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The ALDOR solution is very elegant.
It is based on the following features
 In ALDOR, one can write
a function which returns a domain (or a category).
Moreover, such functions can take categories, domains or elements
among their arguments.
So, if T is a domain, one can create a function
Array such that Array(T) is a domain
whose elements are arrays of elements from T.
 In ALDOR, one can define a domain, a category or a function
in any scope.
Of course, we do not plan to implement such features in ALLCOT.
But we would like to create arrays of any type in any scope of the source program.
However, in order to make such arrays easy to translate into our intermediate language,
we can restrict to fixed size arrays.
For declaring a variable of an array type, let us modify the Typerules as follows.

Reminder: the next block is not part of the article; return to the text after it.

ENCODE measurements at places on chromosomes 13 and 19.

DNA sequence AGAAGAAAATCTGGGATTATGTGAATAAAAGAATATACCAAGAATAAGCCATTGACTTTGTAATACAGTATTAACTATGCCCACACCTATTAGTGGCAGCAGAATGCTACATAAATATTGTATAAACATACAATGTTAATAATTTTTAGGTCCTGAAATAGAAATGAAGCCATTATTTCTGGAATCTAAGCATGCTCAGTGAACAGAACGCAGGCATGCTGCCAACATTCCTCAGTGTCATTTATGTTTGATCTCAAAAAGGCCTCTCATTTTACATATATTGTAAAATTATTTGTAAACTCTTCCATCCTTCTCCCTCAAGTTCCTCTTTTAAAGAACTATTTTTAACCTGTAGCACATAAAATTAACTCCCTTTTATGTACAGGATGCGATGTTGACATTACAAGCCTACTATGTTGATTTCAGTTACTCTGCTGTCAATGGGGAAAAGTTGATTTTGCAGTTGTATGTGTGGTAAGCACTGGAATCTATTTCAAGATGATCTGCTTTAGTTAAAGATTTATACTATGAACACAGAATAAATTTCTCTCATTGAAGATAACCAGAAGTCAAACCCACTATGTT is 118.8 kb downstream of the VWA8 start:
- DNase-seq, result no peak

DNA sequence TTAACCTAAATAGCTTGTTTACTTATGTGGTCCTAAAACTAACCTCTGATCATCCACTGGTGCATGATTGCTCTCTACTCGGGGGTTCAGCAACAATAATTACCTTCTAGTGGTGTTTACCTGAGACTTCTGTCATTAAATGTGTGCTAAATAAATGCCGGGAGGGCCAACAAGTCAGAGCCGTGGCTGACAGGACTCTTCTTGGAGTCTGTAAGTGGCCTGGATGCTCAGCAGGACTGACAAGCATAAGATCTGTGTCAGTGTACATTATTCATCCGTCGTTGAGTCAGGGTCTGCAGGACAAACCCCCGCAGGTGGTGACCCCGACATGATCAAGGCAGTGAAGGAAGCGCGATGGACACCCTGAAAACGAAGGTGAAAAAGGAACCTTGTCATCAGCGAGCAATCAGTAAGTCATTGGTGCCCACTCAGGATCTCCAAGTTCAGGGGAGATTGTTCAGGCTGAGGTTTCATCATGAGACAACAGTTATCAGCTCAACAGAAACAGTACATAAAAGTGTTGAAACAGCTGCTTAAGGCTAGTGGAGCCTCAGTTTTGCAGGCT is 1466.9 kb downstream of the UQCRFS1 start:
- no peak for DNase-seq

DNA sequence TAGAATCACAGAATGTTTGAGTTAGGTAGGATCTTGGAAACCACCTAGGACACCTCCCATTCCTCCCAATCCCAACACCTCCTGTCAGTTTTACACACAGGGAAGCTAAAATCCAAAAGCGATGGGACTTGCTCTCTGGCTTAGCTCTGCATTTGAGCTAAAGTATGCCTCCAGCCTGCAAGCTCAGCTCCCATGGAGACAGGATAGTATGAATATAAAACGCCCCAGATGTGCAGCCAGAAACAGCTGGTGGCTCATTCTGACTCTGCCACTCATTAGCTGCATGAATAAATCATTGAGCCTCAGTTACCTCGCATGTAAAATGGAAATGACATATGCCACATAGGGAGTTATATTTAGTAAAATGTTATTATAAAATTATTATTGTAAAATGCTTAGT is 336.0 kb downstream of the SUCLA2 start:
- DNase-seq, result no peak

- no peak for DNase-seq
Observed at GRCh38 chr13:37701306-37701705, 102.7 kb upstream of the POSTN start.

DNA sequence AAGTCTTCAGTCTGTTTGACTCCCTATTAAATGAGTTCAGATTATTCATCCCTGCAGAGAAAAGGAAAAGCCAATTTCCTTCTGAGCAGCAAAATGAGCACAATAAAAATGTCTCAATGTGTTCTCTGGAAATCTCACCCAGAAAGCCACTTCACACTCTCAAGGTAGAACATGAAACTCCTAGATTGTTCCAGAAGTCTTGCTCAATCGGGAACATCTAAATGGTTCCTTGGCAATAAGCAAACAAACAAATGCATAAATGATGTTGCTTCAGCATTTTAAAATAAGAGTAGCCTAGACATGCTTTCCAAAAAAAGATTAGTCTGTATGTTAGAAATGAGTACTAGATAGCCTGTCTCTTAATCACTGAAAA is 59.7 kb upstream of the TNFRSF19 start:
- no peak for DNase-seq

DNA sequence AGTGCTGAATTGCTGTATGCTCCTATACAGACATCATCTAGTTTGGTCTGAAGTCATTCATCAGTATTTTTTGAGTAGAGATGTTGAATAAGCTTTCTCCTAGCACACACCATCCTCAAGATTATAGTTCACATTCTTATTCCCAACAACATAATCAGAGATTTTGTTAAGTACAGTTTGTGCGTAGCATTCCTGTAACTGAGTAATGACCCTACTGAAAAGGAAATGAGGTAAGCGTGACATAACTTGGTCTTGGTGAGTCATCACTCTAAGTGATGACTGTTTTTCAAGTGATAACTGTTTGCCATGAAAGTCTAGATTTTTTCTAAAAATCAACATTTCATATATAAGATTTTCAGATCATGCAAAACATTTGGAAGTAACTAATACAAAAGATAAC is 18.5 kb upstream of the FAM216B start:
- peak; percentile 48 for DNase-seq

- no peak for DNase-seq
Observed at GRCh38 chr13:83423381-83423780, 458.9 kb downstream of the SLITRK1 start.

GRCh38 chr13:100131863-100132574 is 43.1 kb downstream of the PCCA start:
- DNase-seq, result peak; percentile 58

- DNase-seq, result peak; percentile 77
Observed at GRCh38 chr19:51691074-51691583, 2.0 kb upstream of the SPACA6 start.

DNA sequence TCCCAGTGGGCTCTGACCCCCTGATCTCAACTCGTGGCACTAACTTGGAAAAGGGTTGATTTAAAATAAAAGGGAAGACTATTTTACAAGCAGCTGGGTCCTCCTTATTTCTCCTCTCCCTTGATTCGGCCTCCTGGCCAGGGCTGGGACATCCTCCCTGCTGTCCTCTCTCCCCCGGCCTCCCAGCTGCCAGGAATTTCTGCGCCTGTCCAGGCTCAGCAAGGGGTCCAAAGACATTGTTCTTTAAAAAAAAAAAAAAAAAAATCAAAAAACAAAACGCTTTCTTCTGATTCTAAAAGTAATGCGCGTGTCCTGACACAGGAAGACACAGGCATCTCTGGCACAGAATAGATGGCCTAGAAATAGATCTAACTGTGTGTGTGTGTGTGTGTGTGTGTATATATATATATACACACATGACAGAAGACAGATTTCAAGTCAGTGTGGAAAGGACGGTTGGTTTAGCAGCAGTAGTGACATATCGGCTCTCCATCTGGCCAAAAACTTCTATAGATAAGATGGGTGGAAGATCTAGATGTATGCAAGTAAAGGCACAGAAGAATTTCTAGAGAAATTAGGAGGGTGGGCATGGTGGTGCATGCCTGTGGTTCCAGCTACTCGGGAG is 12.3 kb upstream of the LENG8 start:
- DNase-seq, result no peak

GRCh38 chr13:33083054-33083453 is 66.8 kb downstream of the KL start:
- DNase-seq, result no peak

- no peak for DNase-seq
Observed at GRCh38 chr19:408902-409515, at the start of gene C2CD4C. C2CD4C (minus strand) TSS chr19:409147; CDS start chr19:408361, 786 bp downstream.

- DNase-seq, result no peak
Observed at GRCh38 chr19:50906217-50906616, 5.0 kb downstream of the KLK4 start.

Type 

% 
Type 

id 
Type 

Array ( id ,
ArithmeticExpression ) 
where, in the third rule, id is meant to be a type and
ArithmeticExpression is meant to be
a positive integer.
For initializing an array, we need to add a special form of
RightValue, such that
the
RightValuerules become
RightValue 

FunctionCall 
RightValue 

ArithmeticExpression 
RightValue 

BooleanExpression 
RightValue 

[
RightValueSequence ] 
RightValueSequence 

RightValue 
RightValueSequence 

RightValueSequence ,
RightValue 
Then, we need to read and overwrite an element in an array, which means accessing
an element in an array. This can be done exactly like in an
AttributeCall.
Therefore, the following program fragment becomes syntactically valid
x: Array(Integer, 3) := [2,3,6];
i: Integer := 2;
x.i := 5;
Observe that this solution for arrays is coherent for the philosophy of
ALLCOT and ALDOR.
In fact, the ALLCOT Array can be viewed as a builtin domain constructor.
Next: Builtin domains
Up: Language extensions
Previous: Language extensions
Marc Moreno Maza
20041201